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A Chaparral Prince
by [?]

Nine o’clock at last, and the drudging toil of the day was ended. Lena climbed to her room in the third half-story of the Quarrymen’s Hotel. Since daylight she had slaved, doing the work of a full-grown woman, scrubbing the floors, washing the heavy ironstone plates and cups, making the beds, and supplying the insatiate demands for wood and water in that turbulent and depressing hostelry.

The din of the day’s quarrying was over–the blasting and drilling, the creaking of the great cranes, the shouts of the foremen, the backing and shifting of the flat-cars hauling the heavy blocks of limestone. Down in the hotel office three or four of the labourers were growling and swearing over a belated game of checkers. Heavy odours of stewed meat, hot grease, and cheap coffee hung like a depressing fog about the house.

Lena lit the stump of a candle and sat limply upon her wooden chair. She was eleven years old, thin and ill-nourished. Her back and limbs were sore and aching. But the ache in her heart made the biggest trouble. The last straw had been added to the burden upon her small shoulders. They had taken away Grimm. Always at night, however tired she might be, she had turned to Grimm for comfort and hope. Each time had Grimm whispered to her that the prince or the fairy would come and deliver her out of the wicked enchantment. Every night she had taken fresh courage and strength from Grimm.

To whatever tale she read she found an analogy in her own condition. The woodcutter’s lost child, the unhappy goose girl, the persecuted stepdaughter, the little maiden imprisoned in the witch’s hut–all these were but transparent disguises for Lena, the overworked kitchenmaid in the Quarrymen’s Hotel. And always when the extremity was direst came the good fairy or the gallant prince to the rescue.

So, here in the ogre’s castle, enslaved by a wicked spell, Lena had leaned upon Grimm and waited, longing for the powers of goodness to prevail. But on the day before Mrs. Maloney had found the book in her room and had carried it away, declaring sharply that it would not do for servants to read at night; they lost sleep and did not work briskly the next day. Can one only eleven years old, living away from one’s mamma, and never having any time to play, live entirely deprived of Grimm? Just try it once and you will see what a difficult thing it is.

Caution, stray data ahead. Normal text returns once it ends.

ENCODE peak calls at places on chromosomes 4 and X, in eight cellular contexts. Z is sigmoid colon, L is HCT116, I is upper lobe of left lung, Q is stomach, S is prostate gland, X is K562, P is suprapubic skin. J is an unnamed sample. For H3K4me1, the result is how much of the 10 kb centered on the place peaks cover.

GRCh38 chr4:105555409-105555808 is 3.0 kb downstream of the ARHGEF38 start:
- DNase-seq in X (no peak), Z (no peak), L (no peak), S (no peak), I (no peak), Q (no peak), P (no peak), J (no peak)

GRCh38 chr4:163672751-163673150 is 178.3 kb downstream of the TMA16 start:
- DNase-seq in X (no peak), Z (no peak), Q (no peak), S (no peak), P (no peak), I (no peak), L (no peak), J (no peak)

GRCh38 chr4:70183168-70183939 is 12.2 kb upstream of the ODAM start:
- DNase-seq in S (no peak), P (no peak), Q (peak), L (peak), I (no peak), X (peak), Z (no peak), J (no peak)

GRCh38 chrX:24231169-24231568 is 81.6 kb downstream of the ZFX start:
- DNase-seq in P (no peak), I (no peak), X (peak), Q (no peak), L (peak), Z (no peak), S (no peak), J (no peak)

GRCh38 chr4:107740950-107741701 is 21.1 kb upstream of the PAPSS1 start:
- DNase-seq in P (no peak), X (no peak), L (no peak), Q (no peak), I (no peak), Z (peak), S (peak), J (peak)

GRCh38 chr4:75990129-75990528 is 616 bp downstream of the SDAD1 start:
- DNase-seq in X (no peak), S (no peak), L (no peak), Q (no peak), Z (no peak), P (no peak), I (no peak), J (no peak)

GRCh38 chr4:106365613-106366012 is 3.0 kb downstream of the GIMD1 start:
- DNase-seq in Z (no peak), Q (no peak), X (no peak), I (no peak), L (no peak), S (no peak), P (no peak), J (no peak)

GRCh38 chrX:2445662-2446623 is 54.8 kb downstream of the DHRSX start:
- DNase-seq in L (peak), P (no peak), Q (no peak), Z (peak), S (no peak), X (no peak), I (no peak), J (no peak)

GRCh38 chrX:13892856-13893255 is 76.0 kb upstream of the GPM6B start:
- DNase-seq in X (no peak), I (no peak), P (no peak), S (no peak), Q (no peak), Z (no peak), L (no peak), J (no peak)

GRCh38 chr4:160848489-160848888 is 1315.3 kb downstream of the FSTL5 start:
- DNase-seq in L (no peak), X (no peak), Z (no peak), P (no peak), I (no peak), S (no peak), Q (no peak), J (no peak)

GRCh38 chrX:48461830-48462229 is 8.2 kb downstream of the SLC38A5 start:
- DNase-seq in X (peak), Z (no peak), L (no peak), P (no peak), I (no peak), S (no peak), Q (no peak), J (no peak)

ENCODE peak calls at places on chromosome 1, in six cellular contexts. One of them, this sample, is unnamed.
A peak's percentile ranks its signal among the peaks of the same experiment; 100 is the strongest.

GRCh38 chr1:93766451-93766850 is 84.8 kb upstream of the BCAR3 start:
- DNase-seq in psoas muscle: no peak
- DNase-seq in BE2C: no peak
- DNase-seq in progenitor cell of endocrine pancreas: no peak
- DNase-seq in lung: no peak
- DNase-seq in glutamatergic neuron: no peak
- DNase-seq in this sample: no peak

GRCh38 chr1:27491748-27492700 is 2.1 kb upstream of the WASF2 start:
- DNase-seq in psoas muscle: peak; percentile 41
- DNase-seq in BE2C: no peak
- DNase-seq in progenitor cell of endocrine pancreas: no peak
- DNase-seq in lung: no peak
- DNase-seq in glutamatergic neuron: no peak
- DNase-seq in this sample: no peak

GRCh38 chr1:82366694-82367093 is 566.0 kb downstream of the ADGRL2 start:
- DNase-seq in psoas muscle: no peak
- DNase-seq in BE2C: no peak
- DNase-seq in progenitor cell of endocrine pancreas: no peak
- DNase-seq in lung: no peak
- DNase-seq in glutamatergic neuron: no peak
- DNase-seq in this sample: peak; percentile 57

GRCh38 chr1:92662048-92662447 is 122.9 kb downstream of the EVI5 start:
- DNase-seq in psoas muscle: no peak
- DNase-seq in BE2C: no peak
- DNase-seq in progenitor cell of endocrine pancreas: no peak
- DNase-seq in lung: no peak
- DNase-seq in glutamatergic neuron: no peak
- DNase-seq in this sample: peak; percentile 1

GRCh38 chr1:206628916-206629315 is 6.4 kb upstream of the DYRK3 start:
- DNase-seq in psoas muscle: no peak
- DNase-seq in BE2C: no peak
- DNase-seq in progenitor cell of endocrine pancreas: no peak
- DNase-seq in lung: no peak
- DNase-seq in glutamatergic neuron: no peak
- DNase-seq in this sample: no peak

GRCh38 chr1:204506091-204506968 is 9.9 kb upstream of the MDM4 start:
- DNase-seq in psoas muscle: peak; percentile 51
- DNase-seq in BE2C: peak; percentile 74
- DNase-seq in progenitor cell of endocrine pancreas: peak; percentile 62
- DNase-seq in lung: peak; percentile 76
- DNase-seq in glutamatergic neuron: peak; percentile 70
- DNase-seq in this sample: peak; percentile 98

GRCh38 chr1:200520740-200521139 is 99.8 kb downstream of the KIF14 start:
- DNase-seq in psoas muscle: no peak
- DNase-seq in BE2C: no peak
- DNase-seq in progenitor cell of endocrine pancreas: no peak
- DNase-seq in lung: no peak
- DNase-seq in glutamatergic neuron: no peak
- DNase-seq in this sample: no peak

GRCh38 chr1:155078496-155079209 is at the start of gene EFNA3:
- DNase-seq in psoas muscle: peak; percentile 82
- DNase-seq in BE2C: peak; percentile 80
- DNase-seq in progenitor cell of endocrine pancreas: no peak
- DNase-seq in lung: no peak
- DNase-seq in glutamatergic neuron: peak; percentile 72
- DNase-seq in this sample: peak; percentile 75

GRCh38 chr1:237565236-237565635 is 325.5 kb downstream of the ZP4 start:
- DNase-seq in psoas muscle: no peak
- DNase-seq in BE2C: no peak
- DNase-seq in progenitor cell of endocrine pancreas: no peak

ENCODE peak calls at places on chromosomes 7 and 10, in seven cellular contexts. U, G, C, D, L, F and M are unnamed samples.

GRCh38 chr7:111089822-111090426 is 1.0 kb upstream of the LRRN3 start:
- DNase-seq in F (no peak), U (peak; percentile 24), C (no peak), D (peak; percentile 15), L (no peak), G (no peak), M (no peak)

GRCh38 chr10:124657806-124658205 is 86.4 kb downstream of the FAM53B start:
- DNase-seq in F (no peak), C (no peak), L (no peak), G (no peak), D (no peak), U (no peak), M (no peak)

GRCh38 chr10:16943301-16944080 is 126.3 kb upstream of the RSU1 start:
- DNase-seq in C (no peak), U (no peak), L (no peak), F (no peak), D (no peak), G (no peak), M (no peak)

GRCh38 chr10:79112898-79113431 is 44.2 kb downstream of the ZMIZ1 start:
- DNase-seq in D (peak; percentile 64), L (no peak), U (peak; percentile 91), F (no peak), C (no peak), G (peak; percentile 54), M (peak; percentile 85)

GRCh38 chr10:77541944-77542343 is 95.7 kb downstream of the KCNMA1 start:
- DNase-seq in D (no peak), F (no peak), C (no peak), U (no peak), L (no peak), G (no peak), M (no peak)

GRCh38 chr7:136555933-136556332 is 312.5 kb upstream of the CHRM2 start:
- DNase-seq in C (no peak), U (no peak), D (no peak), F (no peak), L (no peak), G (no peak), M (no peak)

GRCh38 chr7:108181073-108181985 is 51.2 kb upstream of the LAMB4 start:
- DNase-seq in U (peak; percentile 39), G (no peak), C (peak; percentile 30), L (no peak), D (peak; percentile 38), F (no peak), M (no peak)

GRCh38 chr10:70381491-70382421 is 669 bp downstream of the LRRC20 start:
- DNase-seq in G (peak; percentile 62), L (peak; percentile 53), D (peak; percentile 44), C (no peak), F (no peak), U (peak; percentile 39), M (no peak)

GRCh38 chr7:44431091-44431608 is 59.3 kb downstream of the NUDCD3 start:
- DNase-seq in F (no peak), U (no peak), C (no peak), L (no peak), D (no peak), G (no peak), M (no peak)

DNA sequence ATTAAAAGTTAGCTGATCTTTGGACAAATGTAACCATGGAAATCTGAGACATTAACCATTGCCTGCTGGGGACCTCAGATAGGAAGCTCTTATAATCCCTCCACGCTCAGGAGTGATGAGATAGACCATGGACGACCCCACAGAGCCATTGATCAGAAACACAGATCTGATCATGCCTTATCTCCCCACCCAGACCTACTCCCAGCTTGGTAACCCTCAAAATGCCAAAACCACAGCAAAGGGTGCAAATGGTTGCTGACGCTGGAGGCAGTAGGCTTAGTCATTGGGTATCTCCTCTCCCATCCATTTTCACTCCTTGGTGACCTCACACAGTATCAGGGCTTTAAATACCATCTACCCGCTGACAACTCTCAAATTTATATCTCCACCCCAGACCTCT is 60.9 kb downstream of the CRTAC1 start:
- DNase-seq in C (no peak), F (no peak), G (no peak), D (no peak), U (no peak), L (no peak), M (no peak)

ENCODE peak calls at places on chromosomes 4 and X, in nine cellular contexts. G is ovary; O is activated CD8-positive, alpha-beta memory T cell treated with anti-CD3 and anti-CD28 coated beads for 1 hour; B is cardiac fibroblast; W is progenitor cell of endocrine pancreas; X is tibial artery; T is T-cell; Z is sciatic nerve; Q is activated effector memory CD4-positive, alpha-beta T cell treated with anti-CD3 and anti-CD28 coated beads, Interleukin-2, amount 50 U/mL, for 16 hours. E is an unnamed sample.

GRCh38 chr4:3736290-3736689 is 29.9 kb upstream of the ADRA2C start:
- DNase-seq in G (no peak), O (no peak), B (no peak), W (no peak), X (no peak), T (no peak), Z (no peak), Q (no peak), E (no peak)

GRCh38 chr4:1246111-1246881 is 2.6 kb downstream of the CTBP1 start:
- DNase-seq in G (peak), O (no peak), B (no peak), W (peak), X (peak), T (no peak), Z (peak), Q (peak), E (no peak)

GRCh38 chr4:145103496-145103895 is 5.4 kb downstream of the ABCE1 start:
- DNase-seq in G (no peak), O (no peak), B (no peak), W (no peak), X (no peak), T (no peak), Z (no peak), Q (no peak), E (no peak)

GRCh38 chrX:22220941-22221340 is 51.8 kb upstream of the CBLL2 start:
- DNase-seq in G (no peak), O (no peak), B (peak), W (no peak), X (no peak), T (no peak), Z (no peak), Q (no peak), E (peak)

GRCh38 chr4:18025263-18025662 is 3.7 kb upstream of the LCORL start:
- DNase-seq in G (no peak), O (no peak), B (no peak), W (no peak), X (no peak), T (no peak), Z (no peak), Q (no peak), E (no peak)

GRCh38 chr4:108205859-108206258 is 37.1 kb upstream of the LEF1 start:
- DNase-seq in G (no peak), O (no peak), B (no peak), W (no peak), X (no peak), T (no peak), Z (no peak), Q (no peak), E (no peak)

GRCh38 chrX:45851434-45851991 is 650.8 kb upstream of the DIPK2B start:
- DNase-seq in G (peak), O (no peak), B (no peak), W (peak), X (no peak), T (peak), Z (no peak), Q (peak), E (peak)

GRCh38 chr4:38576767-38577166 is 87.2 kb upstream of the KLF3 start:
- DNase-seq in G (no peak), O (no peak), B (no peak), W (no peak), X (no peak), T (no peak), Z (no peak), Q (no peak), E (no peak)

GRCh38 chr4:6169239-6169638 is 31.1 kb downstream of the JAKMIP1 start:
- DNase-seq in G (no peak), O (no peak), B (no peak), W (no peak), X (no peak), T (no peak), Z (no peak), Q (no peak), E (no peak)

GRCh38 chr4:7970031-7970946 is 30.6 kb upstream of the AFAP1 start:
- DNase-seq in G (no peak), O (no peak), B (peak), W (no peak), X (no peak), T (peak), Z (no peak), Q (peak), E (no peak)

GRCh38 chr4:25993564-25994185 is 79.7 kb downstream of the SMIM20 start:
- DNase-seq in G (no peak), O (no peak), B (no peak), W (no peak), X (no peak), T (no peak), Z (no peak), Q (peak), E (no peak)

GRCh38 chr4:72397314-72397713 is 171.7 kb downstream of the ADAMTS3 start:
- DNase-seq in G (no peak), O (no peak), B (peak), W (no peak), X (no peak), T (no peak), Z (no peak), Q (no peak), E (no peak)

Lena’s home was in Texas, away up among the little mountains on the Pedernales River, in a little town called Fredericksburg. They are all German people who live in Fredericksburg. Of evenings they sit at little tables along the sidewalk and drink beer and play pinochle and scat. They are very thrifty people.

Thriftiest among them was Peter Hildesmuller, Lena’s father. And that is why Lena was sent to work in the hotel at the quarries, thirty miles away. She earned three dollars every week there, and Peter added her wages to his well-guarded store. Peter had an ambition to become as rich as his neighbour, Hugo Heffelbauer, who smoked a meerschaum pipe three feet long and had wiener schnitzel and hassenpfeffer for dinner every day in the week. And now Lena was quite old enough to work and assist in the accumulation of riches. But conjecture, if you can, what it means to be sentenced at eleven years of age from a home in the pleasant little Rhine village to hard labour in the ogre’s castle, where you must fly to serve the ogres, while they devour cattle and sheep, growling fiercely as they stamp white limestone dust from their great shoes for you to sweep and scour with your weak, aching fingers. And then–to have Grimm taken away from you!

Lena raised the lid of an old empty case that had once contained canned corn and got out a sheet of paper and a piece of pencil. She was going to write a letter to her mamma. Tommy Ryan was going to post it for her at Ballinger’s. Tommy was seventeen, worked in the quarries, went home to Ballinger’s every night, and was now waiting in the shadows under Lena’s window for her to throw the letter out to him. That was the only way she could send a letter to Fredericksburg. Mrs. Maloney did not like for her to write letters.